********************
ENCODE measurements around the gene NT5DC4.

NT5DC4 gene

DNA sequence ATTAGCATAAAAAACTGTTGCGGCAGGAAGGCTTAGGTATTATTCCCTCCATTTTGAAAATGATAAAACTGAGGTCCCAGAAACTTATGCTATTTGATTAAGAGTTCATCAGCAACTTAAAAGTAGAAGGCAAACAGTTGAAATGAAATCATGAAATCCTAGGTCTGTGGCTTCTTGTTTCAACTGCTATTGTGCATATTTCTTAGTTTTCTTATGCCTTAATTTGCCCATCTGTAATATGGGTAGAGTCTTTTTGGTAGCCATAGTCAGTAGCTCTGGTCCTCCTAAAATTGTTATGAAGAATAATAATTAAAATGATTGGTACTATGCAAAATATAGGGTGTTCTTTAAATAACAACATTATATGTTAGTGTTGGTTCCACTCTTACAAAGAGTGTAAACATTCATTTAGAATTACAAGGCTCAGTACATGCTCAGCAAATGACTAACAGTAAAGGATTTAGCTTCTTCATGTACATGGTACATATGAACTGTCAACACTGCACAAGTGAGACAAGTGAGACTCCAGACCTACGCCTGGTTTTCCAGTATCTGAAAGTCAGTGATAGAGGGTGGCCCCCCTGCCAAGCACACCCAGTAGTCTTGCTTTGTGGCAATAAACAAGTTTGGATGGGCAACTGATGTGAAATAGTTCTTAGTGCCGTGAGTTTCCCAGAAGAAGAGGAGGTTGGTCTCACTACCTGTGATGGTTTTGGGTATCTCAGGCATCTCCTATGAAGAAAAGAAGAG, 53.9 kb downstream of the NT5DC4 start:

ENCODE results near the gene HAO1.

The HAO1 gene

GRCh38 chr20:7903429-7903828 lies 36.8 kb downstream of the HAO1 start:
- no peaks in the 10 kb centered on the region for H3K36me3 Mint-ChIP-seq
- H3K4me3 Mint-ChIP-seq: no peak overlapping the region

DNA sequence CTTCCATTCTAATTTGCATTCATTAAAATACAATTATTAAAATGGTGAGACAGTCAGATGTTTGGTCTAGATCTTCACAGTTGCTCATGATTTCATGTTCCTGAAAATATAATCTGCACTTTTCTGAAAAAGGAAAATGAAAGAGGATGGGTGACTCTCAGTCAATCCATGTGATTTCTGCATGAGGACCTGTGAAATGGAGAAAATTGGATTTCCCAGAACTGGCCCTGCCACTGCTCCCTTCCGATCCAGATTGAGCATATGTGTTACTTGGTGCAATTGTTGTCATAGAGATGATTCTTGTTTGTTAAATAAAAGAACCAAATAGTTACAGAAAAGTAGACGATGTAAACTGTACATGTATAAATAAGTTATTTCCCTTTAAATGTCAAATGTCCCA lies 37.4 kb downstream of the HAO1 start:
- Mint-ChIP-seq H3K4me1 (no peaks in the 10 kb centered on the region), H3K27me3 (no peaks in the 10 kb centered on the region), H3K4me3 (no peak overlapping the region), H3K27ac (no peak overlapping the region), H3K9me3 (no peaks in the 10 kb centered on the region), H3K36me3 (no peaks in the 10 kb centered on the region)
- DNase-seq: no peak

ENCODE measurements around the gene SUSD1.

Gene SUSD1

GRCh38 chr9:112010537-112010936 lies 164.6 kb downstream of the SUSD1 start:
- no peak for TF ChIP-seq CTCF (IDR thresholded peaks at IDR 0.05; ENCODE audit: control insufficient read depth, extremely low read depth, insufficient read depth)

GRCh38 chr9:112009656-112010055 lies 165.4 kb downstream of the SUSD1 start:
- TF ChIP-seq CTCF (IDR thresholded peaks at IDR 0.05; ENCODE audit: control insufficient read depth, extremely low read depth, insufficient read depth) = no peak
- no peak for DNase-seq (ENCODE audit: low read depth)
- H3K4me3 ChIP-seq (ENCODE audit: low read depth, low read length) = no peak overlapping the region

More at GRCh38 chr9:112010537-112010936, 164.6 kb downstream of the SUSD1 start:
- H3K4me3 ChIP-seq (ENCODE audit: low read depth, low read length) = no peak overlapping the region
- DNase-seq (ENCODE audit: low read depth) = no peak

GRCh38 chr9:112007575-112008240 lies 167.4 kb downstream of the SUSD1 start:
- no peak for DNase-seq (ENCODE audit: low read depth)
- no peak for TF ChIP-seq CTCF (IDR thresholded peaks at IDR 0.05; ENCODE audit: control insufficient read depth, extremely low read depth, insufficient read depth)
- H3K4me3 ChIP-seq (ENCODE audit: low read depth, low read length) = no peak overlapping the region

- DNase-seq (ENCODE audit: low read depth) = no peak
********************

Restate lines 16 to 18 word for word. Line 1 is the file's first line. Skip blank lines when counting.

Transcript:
GRCh38 chr9:112009656-112010055 lies 165.4 kb downstream of the SUSD1 start:
- TF ChIP-seq CTCF (IDR thresholded peaks at IDR 0.05; ENCODE audit: control insufficient read depth, extremely low read depth, insufficient read depth) = no peak
- no peak for DNase-seq (ENCODE audit: low read depth)